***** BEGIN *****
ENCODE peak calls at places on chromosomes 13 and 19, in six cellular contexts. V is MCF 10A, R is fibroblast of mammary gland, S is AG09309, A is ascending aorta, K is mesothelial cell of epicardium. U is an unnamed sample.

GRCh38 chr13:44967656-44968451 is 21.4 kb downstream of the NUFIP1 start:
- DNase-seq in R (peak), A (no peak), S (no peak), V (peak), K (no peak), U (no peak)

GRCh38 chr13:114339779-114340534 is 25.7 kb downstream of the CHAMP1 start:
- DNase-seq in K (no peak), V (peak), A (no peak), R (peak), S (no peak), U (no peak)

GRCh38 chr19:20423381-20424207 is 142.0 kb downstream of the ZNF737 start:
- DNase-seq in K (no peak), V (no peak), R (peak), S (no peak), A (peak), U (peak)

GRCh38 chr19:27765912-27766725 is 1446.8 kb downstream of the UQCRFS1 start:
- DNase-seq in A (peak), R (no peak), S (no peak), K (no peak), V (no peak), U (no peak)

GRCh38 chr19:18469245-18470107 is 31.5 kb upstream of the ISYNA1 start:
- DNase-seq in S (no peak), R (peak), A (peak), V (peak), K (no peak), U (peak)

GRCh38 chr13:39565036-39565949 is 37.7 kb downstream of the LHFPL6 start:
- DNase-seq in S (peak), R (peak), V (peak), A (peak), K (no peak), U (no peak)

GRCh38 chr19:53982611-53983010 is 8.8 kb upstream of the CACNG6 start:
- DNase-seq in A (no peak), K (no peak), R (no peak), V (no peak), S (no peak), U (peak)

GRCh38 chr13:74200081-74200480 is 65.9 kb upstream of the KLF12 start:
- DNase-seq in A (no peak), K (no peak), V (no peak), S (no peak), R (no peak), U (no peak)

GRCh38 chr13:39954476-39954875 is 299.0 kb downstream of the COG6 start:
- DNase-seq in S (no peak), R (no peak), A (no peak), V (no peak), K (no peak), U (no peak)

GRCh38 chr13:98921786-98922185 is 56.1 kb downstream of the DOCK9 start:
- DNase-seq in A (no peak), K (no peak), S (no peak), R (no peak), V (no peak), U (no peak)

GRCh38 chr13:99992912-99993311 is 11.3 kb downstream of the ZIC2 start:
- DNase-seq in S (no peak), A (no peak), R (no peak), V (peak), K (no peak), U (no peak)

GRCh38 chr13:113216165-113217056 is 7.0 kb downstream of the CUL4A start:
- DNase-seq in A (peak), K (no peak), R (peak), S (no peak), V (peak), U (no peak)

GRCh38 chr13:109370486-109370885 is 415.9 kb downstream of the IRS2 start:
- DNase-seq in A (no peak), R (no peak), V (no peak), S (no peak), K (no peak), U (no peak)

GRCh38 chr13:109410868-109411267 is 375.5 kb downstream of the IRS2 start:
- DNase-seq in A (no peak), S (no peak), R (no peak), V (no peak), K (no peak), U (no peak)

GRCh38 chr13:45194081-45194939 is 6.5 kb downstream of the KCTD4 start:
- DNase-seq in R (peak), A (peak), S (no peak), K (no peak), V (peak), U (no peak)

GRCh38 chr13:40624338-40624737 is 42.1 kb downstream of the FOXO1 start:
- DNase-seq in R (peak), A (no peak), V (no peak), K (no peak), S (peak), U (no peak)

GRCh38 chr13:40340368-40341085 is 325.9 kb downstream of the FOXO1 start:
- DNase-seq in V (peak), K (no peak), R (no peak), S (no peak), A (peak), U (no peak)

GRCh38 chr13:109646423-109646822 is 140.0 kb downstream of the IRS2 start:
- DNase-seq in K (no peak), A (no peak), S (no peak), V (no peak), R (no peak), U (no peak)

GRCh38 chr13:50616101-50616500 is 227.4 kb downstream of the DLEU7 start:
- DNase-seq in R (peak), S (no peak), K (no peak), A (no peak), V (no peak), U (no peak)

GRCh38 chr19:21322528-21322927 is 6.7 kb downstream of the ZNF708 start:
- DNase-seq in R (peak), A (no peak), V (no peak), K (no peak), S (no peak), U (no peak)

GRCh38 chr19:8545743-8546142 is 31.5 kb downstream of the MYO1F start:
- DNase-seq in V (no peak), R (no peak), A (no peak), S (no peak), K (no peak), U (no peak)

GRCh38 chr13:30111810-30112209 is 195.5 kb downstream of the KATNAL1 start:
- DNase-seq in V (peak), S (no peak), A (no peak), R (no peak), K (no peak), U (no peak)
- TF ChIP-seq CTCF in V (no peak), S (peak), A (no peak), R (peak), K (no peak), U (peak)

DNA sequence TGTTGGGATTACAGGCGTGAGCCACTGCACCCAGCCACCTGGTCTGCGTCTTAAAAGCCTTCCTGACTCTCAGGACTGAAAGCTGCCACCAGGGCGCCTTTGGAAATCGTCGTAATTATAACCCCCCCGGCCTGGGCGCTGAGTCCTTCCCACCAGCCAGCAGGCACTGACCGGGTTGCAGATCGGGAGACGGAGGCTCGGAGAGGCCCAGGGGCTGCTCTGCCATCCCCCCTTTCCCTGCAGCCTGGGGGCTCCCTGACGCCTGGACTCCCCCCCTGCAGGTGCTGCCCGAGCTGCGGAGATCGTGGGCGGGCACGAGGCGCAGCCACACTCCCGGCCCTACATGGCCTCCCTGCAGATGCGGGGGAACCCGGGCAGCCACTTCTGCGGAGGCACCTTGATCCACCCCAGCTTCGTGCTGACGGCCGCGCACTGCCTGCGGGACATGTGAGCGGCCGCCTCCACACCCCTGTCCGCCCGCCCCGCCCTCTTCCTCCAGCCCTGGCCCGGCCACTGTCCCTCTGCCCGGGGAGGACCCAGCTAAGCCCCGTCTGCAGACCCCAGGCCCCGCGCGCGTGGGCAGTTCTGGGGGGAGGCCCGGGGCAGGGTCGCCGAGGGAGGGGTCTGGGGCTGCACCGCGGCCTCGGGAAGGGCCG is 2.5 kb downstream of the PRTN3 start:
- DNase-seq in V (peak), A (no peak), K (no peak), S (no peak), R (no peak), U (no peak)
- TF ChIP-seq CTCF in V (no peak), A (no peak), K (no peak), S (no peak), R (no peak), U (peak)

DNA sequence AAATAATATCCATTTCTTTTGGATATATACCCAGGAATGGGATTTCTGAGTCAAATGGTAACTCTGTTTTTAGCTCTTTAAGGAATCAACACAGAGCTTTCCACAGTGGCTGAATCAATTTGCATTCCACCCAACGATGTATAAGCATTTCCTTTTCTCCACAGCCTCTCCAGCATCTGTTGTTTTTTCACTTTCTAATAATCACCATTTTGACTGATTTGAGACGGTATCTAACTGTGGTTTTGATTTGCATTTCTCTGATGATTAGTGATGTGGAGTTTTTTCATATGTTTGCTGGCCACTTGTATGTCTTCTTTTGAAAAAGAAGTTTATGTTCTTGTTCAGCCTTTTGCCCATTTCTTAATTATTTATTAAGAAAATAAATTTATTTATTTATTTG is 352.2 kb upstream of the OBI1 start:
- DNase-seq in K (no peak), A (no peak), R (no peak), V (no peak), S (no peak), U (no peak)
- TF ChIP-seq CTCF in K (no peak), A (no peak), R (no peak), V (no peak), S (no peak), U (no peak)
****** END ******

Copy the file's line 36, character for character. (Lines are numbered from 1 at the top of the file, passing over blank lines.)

GRCh38 chr13:109646423-109646822 is 140.0 kb downstream of the IRS2 start: